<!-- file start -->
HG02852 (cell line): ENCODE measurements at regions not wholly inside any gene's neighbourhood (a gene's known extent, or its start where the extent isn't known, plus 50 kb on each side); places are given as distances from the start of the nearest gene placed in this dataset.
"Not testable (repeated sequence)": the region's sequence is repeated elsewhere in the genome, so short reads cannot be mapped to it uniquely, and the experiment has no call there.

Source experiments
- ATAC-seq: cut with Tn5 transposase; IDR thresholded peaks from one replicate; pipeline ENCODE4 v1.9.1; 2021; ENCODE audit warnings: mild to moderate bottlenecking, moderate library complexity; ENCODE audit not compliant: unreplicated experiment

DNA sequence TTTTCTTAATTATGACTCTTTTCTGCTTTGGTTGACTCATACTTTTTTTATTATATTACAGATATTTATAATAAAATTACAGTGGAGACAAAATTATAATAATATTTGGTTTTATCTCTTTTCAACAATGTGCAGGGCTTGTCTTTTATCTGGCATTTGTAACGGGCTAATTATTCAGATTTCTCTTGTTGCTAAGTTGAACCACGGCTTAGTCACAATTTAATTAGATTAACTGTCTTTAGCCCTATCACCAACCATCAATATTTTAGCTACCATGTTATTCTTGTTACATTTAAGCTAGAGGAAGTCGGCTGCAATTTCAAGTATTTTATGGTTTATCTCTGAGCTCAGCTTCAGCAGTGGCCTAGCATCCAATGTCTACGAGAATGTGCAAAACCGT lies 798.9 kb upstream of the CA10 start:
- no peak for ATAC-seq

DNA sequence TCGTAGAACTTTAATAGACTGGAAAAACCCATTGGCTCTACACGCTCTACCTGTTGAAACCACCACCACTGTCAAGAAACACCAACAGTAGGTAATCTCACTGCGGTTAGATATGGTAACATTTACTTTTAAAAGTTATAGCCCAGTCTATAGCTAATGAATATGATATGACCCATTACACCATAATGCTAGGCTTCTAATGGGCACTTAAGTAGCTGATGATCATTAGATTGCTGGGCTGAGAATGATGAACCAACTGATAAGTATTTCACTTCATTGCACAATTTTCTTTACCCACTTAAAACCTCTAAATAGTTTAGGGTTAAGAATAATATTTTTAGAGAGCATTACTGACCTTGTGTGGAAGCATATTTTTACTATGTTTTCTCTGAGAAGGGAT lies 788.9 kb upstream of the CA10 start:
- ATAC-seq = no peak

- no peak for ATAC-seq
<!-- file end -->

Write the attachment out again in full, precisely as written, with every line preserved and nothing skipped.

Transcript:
HG02852 (cell line): ENCODE measurements at regions not wholly inside any gene's neighbourhood (a gene's known extent, or its start where the extent isn't known, plus 50 kb on each side); places are given as distances from the start of the nearest gene placed in this dataset.
"Not testable (repeated sequence)": the region's sequence is repeated elsewhere in the genome, so short reads cannot be mapped to it uniquely, and the experiment has no call there.

Source experiments
- ATAC-seq: cut with Tn5 transposase; IDR thresholded peaks from one replicate; pipeline ENCODE4 v1.9.1; 2021; ENCODE audit warnings: mild to moderate bottlenecking, moderate library complexity; ENCODE audit not compliant: unreplicated experiment

DNA sequence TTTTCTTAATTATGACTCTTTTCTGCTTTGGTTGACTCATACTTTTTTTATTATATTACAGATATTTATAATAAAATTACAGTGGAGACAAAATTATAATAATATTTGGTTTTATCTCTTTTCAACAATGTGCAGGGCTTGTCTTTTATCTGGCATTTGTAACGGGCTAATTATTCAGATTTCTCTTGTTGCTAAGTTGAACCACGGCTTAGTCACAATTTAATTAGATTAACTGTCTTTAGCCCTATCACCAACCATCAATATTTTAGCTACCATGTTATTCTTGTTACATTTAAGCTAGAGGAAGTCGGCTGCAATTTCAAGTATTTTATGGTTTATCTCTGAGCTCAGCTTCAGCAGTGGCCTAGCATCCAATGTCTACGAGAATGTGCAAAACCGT lies 798.9 kb upstream of the CA10 start:
- no peak for ATAC-seq

DNA sequence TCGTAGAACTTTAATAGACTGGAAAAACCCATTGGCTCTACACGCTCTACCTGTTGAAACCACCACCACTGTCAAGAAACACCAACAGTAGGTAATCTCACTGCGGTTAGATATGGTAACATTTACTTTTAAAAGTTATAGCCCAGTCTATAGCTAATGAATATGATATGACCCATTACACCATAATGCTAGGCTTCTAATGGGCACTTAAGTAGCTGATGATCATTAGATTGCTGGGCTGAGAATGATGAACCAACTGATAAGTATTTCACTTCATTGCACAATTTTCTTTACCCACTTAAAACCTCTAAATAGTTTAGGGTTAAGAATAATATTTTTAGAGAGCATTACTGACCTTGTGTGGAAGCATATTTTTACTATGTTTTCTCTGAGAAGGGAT lies 788.9 kb upstream of the CA10 start:
- ATAC-seq = no peak

- no peak for ATAC-seq